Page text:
Kohlrabi Schnitzel for Meatless Mondays

If you want to take a break from beef, pork or chicken at least once in a while, but don’t want to miss a crunchy, savory bite, then look to kohlrabi as a tasty alternative. This cabbage-based center-of-plate food is not just good for your health, but also good for animal welfare and the environment.

A cultivar of wild cabbage – like cauliflower, broccoli, kale, collard greens or Brussels sprouts – it also has some of the characteristics of a turnip. It packs a powerful punch of juiciness, firm bite and pleasant, nutty taste. You can eat kohlrabi raw, both the stem and leaves, or cooked, steamed, fried, or baked. The great advantage: kohlrabi stays firm to the bite.

 

 

 

Kohlrabi is a vegetable with distinctly Germanic origins, although it is grown and eaten in many parts of the world. The name derives from Kohl (cabbage) and Rübe (Beet, Turnip), or Rabi as it is called in Switzerland. A staple in Northern European German-speaking countries and in Eastern Europe, kohlrabi is also a staple of the Kashmir region in India, where it’s called called Knolkhal or Nookhal.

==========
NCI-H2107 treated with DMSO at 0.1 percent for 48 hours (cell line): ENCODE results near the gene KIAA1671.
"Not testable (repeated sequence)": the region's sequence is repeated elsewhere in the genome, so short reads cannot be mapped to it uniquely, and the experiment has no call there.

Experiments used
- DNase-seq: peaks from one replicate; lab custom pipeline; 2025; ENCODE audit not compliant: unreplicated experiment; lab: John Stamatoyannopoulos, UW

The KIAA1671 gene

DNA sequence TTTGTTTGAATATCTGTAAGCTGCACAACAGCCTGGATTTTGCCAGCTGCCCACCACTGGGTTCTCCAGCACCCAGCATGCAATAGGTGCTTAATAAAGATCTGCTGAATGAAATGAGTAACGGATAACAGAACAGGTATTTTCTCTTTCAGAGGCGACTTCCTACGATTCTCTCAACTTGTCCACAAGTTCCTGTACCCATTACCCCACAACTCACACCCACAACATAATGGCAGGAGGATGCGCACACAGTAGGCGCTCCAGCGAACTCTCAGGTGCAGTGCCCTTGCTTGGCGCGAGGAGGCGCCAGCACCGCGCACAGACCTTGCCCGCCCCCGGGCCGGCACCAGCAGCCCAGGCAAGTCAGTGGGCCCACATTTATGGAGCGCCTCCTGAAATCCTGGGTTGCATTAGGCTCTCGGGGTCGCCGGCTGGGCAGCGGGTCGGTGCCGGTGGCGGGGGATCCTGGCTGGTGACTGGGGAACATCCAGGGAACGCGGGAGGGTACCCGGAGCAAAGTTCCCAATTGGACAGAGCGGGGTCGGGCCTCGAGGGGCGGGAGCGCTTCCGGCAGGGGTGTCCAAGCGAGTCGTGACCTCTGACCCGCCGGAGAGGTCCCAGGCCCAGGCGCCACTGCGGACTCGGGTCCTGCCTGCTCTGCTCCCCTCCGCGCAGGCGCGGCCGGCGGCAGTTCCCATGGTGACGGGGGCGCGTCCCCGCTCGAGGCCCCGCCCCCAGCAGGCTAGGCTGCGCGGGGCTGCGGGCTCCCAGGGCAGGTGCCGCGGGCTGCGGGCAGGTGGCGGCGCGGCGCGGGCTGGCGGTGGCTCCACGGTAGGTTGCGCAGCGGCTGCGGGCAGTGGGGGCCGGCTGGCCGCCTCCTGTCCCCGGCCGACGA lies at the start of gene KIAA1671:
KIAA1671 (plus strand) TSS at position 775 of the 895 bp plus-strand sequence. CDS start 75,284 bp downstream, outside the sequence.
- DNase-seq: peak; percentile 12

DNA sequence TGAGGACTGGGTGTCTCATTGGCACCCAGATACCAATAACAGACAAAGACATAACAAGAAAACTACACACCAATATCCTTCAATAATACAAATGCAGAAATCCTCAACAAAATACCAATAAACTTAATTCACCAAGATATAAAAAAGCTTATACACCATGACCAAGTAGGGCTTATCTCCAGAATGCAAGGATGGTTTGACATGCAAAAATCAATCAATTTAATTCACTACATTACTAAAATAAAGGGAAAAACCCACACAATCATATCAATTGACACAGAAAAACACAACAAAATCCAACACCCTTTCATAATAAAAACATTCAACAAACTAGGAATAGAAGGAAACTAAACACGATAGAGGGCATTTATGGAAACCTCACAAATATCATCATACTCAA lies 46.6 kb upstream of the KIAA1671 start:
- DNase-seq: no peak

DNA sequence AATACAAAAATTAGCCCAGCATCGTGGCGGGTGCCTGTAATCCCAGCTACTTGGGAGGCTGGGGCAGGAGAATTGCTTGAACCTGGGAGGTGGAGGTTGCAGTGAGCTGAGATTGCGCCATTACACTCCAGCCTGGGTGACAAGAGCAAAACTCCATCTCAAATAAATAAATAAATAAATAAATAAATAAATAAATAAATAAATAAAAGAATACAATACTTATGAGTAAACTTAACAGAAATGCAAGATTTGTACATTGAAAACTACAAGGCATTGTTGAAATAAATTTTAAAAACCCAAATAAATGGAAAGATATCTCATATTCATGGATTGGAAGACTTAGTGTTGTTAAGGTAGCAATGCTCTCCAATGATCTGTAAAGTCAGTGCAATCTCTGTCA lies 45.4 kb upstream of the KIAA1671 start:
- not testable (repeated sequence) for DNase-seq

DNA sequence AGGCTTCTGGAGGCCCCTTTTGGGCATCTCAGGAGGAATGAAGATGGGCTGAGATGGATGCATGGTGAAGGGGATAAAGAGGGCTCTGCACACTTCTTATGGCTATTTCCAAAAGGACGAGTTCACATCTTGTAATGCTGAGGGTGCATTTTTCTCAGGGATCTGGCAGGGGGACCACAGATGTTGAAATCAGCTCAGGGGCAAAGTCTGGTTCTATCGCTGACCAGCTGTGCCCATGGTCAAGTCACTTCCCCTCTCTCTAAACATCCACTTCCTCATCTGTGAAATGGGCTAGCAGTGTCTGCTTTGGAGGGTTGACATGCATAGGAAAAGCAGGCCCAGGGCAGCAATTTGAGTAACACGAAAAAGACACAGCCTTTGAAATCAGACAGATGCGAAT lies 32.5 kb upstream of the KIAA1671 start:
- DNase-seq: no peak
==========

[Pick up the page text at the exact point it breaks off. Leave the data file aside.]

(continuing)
Kohlrabi stars in main dishes, soups, salads or as side dish to meat and fish. Traditionally, in Germany kohlrabi slices are cooked in a cream sauce with herbs, primarily parsley. It takes just 15 – 20 minutes to fully cook kohlrabi slices. But try kohlrabi fries, too, they’re awfully tasty!

 

Although it’s been grown in the US since 1800, it’s still relatively uncommon here. In North America you can find kohlrabi most often at Northeast and Midwest farmer’s markets, CSA boxes, and specialty food stores — and virtually everywhere in German supermarkets.

 

Most varieties are at their tastiest when about the size of a peach or apple; there are a few varieties that have been bred to remain juicy and tender at larger sizes.

RELATED CONTENT:

Recipe for Creamed Kohlrabi
Recipe for Kohlrabi Potato Gratin
Recipe for Kohlrabi Soup
Recipe for Kohlrabi Fries

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